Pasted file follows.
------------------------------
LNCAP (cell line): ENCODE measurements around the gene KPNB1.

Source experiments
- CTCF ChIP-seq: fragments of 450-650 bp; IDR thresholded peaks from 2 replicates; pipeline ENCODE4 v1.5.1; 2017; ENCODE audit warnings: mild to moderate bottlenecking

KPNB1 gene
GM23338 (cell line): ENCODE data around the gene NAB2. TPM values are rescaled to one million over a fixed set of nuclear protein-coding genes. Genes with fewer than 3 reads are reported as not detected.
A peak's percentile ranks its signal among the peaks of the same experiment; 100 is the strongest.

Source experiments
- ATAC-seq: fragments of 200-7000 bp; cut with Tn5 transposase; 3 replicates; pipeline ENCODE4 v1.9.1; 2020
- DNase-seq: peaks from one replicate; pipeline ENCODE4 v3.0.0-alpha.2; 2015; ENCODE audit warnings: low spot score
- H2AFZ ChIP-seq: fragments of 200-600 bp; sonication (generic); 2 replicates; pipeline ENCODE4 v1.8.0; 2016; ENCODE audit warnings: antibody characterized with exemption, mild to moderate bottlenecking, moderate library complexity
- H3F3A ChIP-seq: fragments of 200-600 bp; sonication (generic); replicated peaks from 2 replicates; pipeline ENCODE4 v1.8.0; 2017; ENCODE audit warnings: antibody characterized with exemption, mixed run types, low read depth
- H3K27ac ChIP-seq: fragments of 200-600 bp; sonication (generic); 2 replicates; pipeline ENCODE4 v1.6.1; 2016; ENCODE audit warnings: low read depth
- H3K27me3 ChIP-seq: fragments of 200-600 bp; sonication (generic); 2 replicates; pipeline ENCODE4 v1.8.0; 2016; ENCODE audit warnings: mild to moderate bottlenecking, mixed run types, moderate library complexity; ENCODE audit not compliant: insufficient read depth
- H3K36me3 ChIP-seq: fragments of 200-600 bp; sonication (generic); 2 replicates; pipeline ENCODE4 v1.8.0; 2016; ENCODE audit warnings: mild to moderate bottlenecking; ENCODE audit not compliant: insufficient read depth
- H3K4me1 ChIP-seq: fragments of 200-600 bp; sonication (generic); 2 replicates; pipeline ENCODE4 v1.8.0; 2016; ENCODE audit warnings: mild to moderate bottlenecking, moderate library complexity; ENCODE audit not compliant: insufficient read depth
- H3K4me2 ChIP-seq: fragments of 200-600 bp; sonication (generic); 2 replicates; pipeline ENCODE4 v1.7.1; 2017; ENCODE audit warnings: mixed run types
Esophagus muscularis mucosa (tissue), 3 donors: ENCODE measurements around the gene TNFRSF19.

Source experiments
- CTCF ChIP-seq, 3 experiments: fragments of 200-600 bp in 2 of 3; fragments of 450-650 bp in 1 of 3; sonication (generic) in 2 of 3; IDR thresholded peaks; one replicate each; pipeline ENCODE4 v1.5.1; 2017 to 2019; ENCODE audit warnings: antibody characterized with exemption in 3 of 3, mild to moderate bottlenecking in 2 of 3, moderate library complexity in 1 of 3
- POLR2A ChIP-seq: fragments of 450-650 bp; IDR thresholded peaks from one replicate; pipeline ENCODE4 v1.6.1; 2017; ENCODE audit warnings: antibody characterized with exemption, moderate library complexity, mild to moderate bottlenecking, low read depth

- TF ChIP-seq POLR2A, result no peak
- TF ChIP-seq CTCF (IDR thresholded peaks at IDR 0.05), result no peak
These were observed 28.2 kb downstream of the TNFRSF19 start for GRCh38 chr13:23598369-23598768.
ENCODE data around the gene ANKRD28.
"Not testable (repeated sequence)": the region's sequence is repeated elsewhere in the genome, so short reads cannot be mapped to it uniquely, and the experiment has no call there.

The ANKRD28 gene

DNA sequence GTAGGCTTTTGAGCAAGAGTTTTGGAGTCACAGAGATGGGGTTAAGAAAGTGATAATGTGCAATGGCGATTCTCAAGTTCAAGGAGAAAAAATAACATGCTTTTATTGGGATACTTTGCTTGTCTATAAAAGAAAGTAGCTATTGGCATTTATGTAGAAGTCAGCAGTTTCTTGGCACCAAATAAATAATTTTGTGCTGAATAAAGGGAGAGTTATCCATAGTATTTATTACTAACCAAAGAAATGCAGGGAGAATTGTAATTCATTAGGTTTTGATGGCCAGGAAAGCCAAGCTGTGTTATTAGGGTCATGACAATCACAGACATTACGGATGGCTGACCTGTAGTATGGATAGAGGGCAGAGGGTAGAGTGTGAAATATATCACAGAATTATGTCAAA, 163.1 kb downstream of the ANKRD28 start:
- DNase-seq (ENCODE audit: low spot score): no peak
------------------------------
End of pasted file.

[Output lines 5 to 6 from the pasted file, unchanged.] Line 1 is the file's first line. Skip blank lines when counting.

GM23338 (cell line): ENCODE data around the gene NAB2. TPM values are rescaled to one million over a fixed set of nuclear protein-coding genes. Genes with fewer than 3 reads are reported as not detected.
A peak's percentile ranks its signal among the peaks of the same experiment; 100 is the strongest.